- About Us
- Local Savings
- Green Editions
- Legal Notices
- Weekly Ads
Connect with Us
Our new neighbors | OPINION
We were short on fruit and veggies so I went shopping at one of my favorite windows on the world, WINCO. It’s a place where no race or ethnic group is a majority so we shoppers were a happy mix of minorities.
With strong accents, foreign tongues, some traditional attire and every skin tone from pinkish-white to dark chocolate, it’s like a mini-UN. Somalis, Iraqis and Ghanaians share space with immigrants from most Latin American nations. Each spoke two or more languages when they got here and are now trying to add English.
Being third-generation American I assume I’m a native. And being steeped in this society from birth I haven’t the slightest notion of the challenges my grandparents faced when debarking at Ellis Island. Or what it took to gain a foothold in their economy. So while pushing a cart down aisles crowded with freshly arrived immigrants I can’t help but wonder how it must feel to be newly arrived on our scene.
We call them immigrants, which says little more than that they came here to live from some other place. There’s much more to their stories. Each is an adventurer when compared with neighbors they left back home. They’re the ones with enough guts to abandon everything held dear in pursuit of opportunity.
Imagine their first days here. They know little of the language, don’t understand the law, folk-ways or economy. The best they can do is call on earlier immigrants for tips on how to get along. Maintaining these links is why Koreans congregated in West Seattle, Norwegians in Ballard and Asians in south Rainier Valley.
The word, immigrant, isn’t weighty enough to express a newcomer’s situation. Exile, however, sounds snappier and is far richer in meaning. Its definitions cover more space in dictionaries than do entries for immigrant and I have a strong feeling for that difference because I was once an exile.
My dictionary says, Exile: absence from one’s own country, whether forced or self-imposed; a citizen from one country who chooses or is forced to live in another; to separate from home and country.
One can even be exiled at home, as when so many Native Americans were uprooted from home-areas to be transplanted onto reservations. Some religious groups exile members through shunning.
As to my exile, my family lived on the grounds of a college in Nigeria. The school’s students were Nigerians, evenly split between Christians and Muslims. We were one white American family adjusting to stay afloat in a sea of blacks.
We were voluntary exiles like most of my fellow shoppers at WINCO. Like them, I was challenged to learn something of the local language. Even more so than blacks in America, I knew the impossibility of blending my pale face in to a black society that would never be my own. Since I wasn’t born into it, I had to struggle to understand what makes West African minds tick.
Some immigrants see the U.S. as a land of opportunity. Others flee from hunger or oppression. Shiites fleeing from Sunnis, Sunnis fleeing from Shiites. Reasons for coming here are as many as the immigrants. Once here, Americanization takes place rapidly. I talked with three Somalis at Trinity College’s recent conference on Islam about challenges of adjusting to life here. One said his big problem was getting his coach to give him enough minutes on the soccer field. The second’s challenge was how to finance a new car. The third told of difficulty getting his son admitted to a university.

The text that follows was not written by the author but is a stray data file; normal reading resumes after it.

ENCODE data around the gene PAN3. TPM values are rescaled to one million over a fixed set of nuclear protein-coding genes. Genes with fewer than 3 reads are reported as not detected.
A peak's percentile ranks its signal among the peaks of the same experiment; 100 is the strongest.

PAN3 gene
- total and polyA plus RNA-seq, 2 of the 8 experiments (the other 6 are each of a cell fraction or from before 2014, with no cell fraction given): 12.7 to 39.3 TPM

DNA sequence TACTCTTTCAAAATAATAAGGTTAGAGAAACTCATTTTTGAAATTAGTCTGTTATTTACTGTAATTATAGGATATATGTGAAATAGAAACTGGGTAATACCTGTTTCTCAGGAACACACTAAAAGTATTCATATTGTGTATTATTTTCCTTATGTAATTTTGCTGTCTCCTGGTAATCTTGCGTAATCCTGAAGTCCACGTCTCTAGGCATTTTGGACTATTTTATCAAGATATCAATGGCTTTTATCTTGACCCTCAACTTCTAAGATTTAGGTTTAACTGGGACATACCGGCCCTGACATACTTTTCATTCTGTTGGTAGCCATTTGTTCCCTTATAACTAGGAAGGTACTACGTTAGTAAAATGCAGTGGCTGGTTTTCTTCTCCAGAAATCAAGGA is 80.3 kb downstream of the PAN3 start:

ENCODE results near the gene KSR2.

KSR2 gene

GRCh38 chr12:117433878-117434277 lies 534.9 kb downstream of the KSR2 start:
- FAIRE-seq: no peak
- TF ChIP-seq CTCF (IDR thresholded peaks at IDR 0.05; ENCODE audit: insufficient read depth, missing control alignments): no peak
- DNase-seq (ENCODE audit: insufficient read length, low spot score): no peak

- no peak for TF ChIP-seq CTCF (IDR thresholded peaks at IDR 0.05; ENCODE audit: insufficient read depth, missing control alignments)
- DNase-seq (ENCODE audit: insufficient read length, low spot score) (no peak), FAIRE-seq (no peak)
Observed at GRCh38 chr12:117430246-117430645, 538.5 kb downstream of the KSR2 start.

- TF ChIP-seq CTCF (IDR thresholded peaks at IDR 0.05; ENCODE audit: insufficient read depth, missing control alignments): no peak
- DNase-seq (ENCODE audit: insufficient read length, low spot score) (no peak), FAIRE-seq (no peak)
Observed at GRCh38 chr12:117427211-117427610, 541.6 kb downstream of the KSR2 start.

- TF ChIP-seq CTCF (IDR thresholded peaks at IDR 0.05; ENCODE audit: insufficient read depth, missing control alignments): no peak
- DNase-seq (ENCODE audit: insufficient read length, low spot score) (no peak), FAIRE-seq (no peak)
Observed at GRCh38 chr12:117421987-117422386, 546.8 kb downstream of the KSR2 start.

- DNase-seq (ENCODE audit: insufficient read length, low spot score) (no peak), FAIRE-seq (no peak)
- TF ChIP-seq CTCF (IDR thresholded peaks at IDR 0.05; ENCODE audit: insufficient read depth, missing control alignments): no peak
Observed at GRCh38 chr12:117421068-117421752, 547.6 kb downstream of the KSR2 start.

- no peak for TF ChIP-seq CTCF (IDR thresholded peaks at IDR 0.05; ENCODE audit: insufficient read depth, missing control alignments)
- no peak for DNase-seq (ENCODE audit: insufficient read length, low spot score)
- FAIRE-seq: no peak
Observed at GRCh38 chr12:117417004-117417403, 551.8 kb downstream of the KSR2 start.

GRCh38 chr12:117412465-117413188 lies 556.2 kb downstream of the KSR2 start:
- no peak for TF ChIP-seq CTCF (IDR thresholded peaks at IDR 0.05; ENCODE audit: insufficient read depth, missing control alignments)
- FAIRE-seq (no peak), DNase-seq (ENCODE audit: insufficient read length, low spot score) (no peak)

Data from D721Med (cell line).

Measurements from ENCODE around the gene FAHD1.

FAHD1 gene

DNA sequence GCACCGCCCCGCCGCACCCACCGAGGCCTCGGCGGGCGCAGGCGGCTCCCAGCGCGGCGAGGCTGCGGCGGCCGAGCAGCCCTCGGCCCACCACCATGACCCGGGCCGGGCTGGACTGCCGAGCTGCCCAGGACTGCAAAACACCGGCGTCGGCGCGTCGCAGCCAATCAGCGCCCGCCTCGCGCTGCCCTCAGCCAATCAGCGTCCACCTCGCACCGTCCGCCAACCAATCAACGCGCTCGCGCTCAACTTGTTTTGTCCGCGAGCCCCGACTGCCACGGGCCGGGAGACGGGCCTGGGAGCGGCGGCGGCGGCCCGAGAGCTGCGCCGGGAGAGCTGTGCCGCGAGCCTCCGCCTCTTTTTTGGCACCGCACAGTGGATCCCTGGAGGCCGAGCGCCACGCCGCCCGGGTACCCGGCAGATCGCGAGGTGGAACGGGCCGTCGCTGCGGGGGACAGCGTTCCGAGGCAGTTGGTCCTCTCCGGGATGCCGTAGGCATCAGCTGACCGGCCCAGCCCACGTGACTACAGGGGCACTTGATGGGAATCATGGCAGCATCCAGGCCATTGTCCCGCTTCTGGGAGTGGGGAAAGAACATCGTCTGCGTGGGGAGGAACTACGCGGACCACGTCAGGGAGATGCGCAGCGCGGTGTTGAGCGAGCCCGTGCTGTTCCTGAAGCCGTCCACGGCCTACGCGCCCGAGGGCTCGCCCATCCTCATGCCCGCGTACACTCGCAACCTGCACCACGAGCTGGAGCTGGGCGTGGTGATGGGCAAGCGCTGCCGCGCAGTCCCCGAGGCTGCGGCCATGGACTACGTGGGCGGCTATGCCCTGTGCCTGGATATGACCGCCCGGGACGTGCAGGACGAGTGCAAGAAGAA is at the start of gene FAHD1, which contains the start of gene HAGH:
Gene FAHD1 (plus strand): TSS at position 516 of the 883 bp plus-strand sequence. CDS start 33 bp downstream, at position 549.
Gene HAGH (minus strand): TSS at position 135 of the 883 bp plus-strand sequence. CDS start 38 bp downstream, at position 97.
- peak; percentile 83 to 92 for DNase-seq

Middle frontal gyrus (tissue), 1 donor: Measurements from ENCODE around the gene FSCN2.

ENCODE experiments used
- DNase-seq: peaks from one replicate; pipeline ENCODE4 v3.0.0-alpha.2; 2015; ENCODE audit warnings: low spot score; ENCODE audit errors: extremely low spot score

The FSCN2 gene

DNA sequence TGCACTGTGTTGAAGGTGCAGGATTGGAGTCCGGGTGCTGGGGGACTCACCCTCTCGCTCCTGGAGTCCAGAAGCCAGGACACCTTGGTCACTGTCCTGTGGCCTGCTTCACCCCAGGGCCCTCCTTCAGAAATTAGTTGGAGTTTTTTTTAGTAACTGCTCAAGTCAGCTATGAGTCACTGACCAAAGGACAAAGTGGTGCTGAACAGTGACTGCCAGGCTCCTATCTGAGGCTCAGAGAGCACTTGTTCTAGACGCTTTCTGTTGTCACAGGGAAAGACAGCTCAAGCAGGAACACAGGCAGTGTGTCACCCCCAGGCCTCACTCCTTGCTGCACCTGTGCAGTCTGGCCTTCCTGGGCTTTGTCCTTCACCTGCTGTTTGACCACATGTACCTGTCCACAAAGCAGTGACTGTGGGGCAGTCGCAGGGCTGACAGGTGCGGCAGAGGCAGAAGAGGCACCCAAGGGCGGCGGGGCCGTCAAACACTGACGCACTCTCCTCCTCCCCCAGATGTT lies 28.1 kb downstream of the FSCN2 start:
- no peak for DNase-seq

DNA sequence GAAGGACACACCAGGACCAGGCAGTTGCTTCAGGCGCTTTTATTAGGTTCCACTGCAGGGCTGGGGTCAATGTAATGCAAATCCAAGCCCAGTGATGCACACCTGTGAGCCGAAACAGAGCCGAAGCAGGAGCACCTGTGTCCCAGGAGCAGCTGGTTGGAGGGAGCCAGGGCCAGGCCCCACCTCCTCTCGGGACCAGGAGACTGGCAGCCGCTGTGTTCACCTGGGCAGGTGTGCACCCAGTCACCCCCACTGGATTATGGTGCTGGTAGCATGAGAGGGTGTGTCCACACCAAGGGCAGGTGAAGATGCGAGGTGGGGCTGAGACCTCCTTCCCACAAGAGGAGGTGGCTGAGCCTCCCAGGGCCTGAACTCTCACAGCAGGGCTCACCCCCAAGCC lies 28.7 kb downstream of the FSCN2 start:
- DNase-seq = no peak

Some of us believe that immigrants displace American workers while depressing wage rates. They cite reports of immigrant mothers collecting support for babies left south of the border and there is some truth to that. Such issues caused the Economic Policy Institute to conduct a 2010 study to analyze whatever effect immigrant labor might have on home-grown workers and the economy. The results were surprising.
Immigrant labor was found to have a small positive effect. In fact, the presence of immigrant labor bumped up wages of native born workers by 0.4 percent. Oddly, while college-degreed workers benefited by 0.4 percent, workers with some college got boosted 0.7 percent and wages of those with high school or less rose only 0.3 percent. While the numbers vary, other studies confirm that immigrant labor serves to boost both employment and wages for native born Americans. Some other findings:
A greater proportion of immigrants start businesses than native born citizens. (Council of Economic Advisors)
Taxes drawn from immigrant workers yield a positive effect on public budgets. (CEA)
Social Security withholdings from immigrant workers account for a small offset against the imminent problem of baby-boomers breaking the system. (CEA)
No significant correlation has been found linking jobs lost to native-born workers and immigration. (Pew Center research)
Immigrant children value education more highly than native-born children. (Harvard University study)
But facts don’t seem to matter because, like seniors hazing freshmen, entrenched societies continue the tradition of blaming and harassing newcomers. Maybe that’s what makes them so strong.
Comments may be addressed to firstname.lastname@example.org.